As of Jan 2015, coal-powered thermal
power plants account for 60.72% of
according to data available from
Central Electricity Authority (CEA).
Coal plants happen to be one of the
leading sources of SO2 and NO2.

As per Census 2011, 87% of rural

households and 26% of urban households
depend on biomass for cooking. Burning
of biomass is a leading cause of indoor air
pollution and is responsible for respiratory
approximately 400 million Indians.

Growing number of cars in Indian

cities - Private & commercial vehicles
account for 66.28% of the total
consumption of diesel*. Low standards
for vehicle emissions & fuel have
resulted in increased levels of Nitrogen
Oxides & Sulphur.

The proportion of rural households using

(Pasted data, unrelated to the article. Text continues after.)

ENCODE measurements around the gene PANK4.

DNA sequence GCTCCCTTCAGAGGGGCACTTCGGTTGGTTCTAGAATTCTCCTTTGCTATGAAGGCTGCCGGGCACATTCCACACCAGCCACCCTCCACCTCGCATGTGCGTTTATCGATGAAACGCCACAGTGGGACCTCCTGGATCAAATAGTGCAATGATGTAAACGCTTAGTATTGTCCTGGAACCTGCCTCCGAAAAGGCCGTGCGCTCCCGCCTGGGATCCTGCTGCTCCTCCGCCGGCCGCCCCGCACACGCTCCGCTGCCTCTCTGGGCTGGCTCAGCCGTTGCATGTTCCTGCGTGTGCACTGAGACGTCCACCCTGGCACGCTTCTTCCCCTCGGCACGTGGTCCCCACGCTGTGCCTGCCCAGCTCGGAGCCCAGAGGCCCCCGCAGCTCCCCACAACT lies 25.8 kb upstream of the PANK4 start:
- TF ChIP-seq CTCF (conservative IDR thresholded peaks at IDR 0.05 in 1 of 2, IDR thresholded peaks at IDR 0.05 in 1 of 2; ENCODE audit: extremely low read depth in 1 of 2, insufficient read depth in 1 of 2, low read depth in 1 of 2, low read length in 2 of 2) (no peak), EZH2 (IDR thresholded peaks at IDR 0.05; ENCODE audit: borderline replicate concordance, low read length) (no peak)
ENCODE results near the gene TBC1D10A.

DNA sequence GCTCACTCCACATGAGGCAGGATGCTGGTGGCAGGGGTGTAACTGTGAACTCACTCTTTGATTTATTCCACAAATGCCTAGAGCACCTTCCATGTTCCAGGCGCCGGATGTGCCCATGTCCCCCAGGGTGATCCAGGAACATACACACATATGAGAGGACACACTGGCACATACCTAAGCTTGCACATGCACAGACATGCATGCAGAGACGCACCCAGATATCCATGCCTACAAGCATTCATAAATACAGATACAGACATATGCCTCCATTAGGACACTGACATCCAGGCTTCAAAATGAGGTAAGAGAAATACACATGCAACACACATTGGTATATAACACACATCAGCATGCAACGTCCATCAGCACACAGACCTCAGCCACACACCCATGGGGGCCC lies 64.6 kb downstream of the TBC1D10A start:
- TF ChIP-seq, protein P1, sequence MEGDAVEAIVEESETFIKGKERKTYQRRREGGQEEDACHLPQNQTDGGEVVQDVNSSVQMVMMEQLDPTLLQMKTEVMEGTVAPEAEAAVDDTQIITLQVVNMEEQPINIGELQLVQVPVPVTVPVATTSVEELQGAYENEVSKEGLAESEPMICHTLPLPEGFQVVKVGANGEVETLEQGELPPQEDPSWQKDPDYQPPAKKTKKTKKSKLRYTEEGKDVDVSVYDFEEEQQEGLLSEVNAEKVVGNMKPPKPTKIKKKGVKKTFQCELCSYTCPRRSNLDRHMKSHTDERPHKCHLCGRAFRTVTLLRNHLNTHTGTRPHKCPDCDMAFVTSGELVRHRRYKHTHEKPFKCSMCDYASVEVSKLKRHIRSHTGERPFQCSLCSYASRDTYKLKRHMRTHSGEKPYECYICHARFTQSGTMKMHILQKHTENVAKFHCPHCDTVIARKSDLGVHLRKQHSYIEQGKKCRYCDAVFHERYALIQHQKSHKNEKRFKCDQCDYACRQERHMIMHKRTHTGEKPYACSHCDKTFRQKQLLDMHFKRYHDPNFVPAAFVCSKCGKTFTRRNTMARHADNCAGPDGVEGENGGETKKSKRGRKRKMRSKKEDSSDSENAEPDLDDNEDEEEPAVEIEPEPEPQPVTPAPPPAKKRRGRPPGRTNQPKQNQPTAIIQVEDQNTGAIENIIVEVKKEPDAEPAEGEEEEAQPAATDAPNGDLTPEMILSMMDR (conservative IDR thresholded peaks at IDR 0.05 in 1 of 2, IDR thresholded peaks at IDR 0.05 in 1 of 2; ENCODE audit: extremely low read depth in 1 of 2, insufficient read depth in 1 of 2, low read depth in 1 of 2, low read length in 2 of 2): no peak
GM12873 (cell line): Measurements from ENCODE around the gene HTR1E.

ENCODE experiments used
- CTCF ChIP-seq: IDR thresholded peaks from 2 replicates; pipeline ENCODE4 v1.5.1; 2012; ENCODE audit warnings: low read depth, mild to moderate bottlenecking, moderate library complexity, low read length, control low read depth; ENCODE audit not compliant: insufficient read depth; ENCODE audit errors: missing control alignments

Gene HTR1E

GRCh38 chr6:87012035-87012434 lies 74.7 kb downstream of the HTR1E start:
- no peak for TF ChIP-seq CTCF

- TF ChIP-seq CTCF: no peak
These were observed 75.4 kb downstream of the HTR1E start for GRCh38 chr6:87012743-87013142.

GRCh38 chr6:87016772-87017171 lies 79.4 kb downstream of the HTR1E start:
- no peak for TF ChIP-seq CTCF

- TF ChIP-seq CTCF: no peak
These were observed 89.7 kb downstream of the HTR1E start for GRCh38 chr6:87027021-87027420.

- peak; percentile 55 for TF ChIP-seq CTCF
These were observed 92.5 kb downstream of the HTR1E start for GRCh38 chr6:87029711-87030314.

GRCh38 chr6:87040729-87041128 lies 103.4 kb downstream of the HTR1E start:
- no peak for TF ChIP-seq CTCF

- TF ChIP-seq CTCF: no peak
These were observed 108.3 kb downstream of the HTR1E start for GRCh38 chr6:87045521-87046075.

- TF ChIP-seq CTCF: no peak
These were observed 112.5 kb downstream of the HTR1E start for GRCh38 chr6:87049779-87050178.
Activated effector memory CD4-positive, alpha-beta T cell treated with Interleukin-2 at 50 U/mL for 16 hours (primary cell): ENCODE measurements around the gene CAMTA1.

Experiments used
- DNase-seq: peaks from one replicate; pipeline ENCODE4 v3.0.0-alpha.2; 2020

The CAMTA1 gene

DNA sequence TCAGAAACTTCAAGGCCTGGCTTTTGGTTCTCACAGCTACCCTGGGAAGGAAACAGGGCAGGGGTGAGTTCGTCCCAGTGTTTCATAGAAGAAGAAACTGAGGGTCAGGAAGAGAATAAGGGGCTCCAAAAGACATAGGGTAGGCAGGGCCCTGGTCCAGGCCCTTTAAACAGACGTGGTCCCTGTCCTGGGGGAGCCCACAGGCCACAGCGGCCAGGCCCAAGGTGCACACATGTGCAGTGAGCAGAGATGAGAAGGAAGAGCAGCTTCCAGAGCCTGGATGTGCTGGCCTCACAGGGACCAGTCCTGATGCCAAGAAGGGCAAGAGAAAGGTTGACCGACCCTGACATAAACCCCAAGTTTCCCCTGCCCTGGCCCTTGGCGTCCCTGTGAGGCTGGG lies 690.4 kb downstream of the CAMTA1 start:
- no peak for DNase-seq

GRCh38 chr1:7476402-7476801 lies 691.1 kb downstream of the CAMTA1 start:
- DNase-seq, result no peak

kerosene as a primary source of energy for
lighting is almost 30%. Kerosene lanterns
used in rural areas are a primary source of
emission of black carbon soot and cause
significant health impact, particularly in the
case of women and children.
*Source: Petroleum Planning and Analysis Cell, Petroleum Ministry

It is in this context that this brief analyzes the impact of air pollution on India and the initiatives and policy measures
undertaken by the government, such as adopting automobile fuel emission standards and launching the Air Quality Index
in order to reduce air pollution as well as enhancing public awareness on this issue of great public importance.

Impact of Air Pollution in India

Air pollution, both indoor (household) and outdoor, has had a significant impact on the health of citizens as well as the
economy. The adverse effects of air pollution are not just restricted to the urban areas but also impact rural areas, where
a majority of the population relies on kerosene and burning of biomass for lighting and cooking purposes respectively.